Had she won? Time would show; and in the meantime she scribbled down another letter. “Lord Melbourne must not think the Queen rash in her conduct... The Queen felt this was an attempt to see whether she could be led and managed like a child."(*) The Tories were not only wicked but ridiculous. Peel, having, as she understood, expressed a wish to remove only those members of the Household who were in Parliament, now objected to her Ladies. “I should like to know,” she exclaimed in triumphant scorn, “if they mean to give the Ladies seats in Parliament?”
(*) The exclamation “They wished to treat me like a girl, but I will show them that I am Queen of England!” often quoted as the Queen’s, is apocryphal. It is merely part of Greville’s summary of the two letters to Melbourne. It may be noted that the phrase “the Queen of England will not submit to such trickery” is omitted in “Girlhood,” and in general there are numerous verbal discrepancies between the versions of the journal and the letters in the two books.
The end of the crisis was now fast approaching. Sir Robert returned, and told her that if she insisted upon retaining all her Ladies he could not form a Government. She replied that she would send him her final decision in writing. Next morning the late Whig Cabinet met. Lord Melbourne read to them the Queen’s letters, and the group of elderly politicians were overcome by an extraordinary wave of enthusiasm. They knew very well that, to say the least, it was highly doubtful whether the Queen had acted in strict accordance with the constitution; that in doing what she had done she had brushed aside Lord Melbourne’s advice; that, in reality, there was no public reason whatever why they should go back upon their decision to resign. But such considerations vanished before the passionate urgency of Victoria. The intensity of her determination swept them headlong down the stream of her desire. They unanimously felt that “it was impossible to abandon such a Queen and such a woman.” Forgetting that they were no longer her Majesty’s Ministers, they took the unprecedented course of advising the Queen by letter to put an end to her negotiation with Sir Robert Peel. She did so; all was over; she had triumphed. That evening there was a ball at the Palace. Everyone was present. “Peel and the Duke of Wellington came by looking very much put out.” She was perfectly happy; Lord M. was Prime Minister once more, and he was by her side.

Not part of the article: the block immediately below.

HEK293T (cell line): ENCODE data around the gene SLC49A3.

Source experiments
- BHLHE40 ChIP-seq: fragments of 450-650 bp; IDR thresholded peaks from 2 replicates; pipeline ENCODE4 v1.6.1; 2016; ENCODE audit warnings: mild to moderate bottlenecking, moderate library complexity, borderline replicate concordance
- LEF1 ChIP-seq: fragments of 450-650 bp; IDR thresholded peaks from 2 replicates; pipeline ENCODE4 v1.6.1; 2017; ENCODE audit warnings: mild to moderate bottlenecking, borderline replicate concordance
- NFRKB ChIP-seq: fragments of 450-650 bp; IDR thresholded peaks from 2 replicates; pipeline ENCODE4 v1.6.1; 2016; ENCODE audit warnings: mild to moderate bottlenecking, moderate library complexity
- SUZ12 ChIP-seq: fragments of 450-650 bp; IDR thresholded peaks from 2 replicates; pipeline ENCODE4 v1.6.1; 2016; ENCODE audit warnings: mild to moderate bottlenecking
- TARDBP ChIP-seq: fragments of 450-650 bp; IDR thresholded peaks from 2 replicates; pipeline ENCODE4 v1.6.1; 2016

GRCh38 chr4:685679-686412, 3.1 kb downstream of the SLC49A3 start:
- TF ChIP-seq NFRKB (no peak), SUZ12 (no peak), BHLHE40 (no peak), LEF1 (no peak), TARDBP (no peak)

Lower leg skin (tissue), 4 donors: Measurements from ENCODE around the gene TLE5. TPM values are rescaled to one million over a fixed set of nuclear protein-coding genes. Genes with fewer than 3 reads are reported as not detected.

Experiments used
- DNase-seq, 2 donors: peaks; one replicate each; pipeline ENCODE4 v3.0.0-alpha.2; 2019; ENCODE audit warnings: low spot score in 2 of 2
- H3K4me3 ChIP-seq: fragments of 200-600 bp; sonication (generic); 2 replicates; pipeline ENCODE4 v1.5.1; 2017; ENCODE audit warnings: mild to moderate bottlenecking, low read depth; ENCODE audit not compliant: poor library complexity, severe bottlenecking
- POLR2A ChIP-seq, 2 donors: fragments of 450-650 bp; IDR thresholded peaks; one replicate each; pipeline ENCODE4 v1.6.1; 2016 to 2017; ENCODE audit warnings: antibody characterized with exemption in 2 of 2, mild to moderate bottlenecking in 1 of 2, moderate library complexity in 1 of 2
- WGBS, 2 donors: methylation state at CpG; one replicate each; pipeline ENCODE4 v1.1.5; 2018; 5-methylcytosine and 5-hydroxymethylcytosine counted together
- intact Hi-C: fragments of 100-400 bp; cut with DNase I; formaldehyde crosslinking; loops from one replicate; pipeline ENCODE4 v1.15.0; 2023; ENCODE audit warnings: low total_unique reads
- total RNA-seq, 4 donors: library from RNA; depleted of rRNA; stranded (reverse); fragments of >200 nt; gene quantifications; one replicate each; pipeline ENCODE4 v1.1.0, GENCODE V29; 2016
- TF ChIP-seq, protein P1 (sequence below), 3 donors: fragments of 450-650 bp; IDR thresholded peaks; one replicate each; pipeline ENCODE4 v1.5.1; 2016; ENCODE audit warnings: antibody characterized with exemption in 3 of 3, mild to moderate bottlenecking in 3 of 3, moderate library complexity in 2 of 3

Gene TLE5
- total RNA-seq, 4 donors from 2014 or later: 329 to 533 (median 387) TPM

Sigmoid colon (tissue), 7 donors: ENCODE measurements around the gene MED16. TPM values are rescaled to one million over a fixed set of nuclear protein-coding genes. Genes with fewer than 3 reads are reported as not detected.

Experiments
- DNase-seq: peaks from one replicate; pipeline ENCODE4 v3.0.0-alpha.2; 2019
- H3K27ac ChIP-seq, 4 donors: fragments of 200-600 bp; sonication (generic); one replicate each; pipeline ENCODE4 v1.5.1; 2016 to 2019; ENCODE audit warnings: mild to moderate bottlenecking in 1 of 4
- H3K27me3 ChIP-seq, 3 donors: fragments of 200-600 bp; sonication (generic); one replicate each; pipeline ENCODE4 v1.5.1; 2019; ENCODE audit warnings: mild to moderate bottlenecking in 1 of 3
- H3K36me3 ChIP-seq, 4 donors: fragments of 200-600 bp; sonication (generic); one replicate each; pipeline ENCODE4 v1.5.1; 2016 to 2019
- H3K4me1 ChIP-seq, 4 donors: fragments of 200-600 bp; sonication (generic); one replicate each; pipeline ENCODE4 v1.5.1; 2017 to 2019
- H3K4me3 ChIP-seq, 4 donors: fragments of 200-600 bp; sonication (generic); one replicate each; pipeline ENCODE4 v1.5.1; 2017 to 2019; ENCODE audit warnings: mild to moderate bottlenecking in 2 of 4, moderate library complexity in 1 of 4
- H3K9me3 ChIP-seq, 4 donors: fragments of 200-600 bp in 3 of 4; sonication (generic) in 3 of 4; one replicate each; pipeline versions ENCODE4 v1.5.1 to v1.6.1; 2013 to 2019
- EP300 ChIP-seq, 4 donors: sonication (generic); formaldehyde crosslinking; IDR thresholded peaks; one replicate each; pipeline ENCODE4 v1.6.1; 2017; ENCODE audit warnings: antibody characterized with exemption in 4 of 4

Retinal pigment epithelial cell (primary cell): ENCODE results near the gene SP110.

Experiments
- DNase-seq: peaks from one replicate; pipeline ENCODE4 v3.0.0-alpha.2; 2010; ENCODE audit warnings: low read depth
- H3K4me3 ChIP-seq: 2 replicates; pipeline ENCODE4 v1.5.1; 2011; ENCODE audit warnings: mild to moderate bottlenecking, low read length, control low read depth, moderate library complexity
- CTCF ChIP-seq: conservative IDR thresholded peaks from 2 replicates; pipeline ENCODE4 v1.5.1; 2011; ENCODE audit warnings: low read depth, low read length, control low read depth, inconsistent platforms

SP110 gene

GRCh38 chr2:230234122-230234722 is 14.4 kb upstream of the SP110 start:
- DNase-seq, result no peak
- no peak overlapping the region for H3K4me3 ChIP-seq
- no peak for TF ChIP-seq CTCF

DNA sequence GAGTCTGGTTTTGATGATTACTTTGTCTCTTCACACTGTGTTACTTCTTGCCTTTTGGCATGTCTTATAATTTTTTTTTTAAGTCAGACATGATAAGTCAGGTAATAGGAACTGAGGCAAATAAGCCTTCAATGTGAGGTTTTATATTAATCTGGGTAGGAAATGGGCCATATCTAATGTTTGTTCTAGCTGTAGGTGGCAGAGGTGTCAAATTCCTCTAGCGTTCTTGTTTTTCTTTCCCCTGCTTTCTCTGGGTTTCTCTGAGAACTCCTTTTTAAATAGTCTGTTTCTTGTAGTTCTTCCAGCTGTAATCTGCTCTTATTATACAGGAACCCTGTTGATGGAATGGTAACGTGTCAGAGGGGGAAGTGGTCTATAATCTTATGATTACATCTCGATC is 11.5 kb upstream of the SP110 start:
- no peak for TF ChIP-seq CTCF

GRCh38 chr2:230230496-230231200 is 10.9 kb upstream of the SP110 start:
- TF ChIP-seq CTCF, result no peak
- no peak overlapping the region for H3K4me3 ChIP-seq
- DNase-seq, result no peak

Happiness had returned with Lord M., but it was happiness in the midst of agitation. The domestic imbroglio continued unabated, until at last the Duke, rejected as a Minister, was called in once again in his old capacity as moral physician to the family. Something was accomplished when, at last, he induced Sir John Conroy to resign his place about the Duchess of Kent and leave the Palace for ever; something more when